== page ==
The UK’s Competition and Markets Authority (CMA) has confirmed it is investigating Apple and Google over their dominant position in the mobile phone market.
It is “taking a closer look” at the “effective duopoly” the two firms have.
That includes the operating systems Android and iOS, both app stores, and Safari and Chrome web browsers.
The CMA is looking into whether the two firms’ control over mobile ecosystems is stifling competition across a range of digital markets. The CMA is concerned this could lead to reduced innovation across the sector and consumers paying higher prices for devices and apps, or for other goods and services due to higher advertising prices.
The study will also examine any effects of the firms’ market power over other businesses – such as app developers – which rely on Apple or Google to market their products to customers via their phones.
The CMA is asking developers to complete a survey for an assessment of their experiences with both platforms and their respective app marketplaces. Its scope does not appear to be limited to British developers; if you offer apps in the U.K., you should complete the survey.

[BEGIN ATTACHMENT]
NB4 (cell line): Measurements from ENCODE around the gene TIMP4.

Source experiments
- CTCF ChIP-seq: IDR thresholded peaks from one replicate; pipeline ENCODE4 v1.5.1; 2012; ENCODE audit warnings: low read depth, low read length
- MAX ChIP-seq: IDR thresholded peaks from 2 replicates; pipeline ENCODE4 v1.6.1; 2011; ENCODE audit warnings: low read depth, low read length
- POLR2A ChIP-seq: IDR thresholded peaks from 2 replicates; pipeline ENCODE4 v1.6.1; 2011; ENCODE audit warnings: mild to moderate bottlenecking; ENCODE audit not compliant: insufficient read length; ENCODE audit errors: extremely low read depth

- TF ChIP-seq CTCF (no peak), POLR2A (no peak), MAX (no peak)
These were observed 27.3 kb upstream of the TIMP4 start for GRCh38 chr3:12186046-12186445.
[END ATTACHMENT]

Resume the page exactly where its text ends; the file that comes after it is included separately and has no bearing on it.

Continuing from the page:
USA: An 11-page law banning Apple and Google from adding features to iOS or Android
UK: A 12 month consultation, producing an expert report, followed by recommendations for legislation
Structure matters as much as intent.
The American bill has not become law yet. Also, it is not as though it was written in a vacuum: a committee investigated the firms for sixteen months and solicited developer commentary before issuing a lengthy report last year.
That is not an argument that the U.S. process is perfect or the proposed legislation makes complete sense. But Evans, in this tweet-length commentary, distills the American position on this to iron-fisted regulators equipped with policies pulled from thin air, and nothing could be further from the truth.